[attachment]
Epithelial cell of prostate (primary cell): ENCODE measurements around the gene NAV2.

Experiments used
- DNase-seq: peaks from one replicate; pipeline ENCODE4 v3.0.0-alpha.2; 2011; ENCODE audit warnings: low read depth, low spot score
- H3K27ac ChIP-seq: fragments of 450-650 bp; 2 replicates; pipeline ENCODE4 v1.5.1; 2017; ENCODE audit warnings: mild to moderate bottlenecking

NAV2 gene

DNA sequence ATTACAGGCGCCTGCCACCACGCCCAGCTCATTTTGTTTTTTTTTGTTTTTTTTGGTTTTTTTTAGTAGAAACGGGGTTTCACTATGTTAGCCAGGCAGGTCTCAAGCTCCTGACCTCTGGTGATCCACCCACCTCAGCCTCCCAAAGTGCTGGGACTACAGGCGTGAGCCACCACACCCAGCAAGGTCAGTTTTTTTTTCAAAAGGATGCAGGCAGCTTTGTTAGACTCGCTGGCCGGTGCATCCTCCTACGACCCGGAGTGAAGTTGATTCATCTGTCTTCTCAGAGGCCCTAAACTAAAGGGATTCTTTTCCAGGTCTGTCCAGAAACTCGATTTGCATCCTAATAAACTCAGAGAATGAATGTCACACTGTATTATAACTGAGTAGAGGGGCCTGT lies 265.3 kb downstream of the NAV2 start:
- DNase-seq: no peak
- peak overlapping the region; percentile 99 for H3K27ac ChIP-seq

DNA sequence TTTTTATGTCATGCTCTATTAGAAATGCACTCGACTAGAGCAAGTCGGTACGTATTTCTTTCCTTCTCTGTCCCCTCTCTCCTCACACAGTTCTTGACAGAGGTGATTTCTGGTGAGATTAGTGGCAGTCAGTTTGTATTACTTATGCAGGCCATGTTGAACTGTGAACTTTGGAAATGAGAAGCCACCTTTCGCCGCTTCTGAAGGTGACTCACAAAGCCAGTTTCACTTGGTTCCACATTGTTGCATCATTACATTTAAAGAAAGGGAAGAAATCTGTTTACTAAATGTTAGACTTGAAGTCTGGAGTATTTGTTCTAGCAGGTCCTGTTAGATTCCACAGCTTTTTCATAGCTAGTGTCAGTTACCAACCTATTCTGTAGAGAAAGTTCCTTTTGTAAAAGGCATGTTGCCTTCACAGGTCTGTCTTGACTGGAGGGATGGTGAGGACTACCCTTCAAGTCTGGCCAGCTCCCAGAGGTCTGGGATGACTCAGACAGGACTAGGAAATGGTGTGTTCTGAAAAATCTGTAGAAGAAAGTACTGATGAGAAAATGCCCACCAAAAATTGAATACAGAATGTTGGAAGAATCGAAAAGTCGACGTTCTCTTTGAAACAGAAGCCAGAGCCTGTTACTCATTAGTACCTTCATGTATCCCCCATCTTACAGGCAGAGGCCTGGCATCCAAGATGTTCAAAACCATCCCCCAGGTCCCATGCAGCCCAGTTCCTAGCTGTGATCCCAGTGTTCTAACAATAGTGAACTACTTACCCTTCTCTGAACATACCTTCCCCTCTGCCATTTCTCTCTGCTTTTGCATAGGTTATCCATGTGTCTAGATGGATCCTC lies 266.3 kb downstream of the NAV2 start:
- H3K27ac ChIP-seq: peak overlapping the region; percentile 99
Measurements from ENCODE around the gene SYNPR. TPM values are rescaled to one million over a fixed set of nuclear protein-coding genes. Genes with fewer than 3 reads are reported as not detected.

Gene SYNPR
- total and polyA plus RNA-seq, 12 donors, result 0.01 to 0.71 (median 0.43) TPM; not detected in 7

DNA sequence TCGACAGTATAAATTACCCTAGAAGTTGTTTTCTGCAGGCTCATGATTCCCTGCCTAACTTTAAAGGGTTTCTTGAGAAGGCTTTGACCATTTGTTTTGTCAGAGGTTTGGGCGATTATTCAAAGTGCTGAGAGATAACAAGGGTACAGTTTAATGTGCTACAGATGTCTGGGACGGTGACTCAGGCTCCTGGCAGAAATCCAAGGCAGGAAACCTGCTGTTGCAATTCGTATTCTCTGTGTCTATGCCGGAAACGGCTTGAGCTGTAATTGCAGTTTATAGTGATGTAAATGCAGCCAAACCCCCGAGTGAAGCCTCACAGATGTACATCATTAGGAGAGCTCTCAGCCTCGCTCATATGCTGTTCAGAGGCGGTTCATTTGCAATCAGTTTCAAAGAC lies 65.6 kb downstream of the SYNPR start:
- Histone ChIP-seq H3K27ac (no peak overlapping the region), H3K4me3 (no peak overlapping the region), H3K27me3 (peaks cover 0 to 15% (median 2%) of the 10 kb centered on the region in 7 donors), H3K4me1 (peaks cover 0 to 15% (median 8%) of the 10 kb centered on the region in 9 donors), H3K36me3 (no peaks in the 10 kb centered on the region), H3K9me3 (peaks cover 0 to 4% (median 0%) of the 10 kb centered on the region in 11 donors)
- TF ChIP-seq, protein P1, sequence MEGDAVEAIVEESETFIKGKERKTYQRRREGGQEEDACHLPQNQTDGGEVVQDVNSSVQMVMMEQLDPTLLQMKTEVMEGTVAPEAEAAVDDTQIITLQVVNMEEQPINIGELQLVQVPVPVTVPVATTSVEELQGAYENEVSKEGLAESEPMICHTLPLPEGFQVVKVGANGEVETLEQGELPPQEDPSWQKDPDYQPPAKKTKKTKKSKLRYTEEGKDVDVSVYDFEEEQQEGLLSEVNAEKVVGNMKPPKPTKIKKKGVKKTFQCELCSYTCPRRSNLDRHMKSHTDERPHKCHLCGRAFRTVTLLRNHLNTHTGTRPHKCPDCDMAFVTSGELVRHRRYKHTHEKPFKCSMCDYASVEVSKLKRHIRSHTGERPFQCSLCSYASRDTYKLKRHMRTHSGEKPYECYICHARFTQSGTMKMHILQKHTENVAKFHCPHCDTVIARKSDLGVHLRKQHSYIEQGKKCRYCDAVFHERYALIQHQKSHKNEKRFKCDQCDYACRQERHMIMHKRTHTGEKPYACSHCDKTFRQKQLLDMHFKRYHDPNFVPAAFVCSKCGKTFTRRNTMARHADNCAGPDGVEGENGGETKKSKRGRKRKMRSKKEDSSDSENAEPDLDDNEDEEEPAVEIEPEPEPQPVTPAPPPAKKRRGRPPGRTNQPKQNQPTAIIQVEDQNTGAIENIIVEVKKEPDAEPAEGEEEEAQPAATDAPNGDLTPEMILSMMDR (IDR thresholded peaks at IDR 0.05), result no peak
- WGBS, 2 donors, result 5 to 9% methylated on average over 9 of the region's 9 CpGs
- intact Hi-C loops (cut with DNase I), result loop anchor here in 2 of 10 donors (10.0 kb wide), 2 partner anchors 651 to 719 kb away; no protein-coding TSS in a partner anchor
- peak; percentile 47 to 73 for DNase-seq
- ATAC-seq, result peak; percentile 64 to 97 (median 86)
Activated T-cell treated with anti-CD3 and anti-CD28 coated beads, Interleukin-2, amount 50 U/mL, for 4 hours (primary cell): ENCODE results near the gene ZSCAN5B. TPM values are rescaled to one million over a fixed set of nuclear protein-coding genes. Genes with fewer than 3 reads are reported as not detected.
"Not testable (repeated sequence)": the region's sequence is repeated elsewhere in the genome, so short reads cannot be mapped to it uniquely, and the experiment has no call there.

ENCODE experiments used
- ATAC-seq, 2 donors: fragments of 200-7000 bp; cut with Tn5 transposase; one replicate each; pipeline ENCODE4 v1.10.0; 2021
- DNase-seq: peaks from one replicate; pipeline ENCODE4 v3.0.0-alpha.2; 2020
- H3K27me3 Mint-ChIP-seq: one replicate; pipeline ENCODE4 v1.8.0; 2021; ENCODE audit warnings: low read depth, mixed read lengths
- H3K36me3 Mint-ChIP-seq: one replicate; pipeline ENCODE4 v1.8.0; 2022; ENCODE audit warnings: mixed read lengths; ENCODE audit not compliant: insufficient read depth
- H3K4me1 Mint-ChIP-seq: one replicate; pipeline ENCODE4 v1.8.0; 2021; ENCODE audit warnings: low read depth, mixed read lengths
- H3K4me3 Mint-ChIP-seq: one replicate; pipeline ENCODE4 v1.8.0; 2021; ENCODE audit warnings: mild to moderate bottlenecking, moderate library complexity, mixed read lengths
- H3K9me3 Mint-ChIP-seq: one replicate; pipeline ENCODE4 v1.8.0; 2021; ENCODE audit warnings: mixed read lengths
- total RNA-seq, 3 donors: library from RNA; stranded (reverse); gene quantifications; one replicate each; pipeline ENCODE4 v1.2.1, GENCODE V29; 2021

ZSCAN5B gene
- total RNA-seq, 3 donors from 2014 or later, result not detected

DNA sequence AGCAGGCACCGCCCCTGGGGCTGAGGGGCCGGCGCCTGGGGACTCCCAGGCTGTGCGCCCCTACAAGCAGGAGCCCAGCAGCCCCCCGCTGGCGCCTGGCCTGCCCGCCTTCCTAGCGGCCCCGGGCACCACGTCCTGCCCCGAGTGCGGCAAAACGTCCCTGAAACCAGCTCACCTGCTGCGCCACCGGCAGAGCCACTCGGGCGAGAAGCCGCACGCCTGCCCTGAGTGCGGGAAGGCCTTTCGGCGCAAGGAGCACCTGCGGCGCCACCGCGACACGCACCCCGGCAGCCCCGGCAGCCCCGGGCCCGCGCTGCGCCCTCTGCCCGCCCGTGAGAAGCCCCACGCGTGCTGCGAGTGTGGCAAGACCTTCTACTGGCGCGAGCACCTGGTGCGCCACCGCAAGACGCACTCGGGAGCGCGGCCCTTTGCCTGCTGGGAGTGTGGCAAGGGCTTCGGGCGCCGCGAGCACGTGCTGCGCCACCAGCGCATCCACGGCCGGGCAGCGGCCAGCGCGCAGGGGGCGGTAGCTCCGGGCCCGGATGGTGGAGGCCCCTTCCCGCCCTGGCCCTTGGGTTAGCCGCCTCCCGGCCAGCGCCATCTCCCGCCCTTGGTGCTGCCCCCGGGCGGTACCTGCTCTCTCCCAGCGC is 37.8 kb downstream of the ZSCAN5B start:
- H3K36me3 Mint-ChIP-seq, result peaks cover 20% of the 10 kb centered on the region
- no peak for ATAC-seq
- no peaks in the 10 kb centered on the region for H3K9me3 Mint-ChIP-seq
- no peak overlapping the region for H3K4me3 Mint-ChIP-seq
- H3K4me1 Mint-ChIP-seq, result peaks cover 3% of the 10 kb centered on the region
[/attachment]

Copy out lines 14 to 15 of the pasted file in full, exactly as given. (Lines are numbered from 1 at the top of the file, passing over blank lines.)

DNA sequence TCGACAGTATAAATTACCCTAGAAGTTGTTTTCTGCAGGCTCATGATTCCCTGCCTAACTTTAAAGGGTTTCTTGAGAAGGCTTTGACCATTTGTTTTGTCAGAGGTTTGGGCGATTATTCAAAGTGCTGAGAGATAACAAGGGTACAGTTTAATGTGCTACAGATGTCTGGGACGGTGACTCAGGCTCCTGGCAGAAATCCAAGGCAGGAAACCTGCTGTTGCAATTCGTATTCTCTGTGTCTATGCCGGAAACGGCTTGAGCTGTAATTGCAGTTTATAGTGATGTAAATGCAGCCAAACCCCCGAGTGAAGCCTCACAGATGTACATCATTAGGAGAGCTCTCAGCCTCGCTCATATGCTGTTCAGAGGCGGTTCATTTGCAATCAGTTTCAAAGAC lies 65.6 kb downstream of the SYNPR start:
- Histone ChIP-seq H3K27ac (no peak overlapping the region), H3K4me3 (no peak overlapping the region), H3K27me3 (peaks cover 0 to 15% (median 2%) of the 10 kb centered on the region in 7 donors), H3K4me1 (peaks cover 0 to 15% (median 8%) of the 10 kb centered on the region in 9 donors), H3K36me3 (no peaks in the 10 kb centered on the region), H3K9me3 (peaks cover 0 to 4% (median 0%) of the 10 kb centered on the region in 11 donors)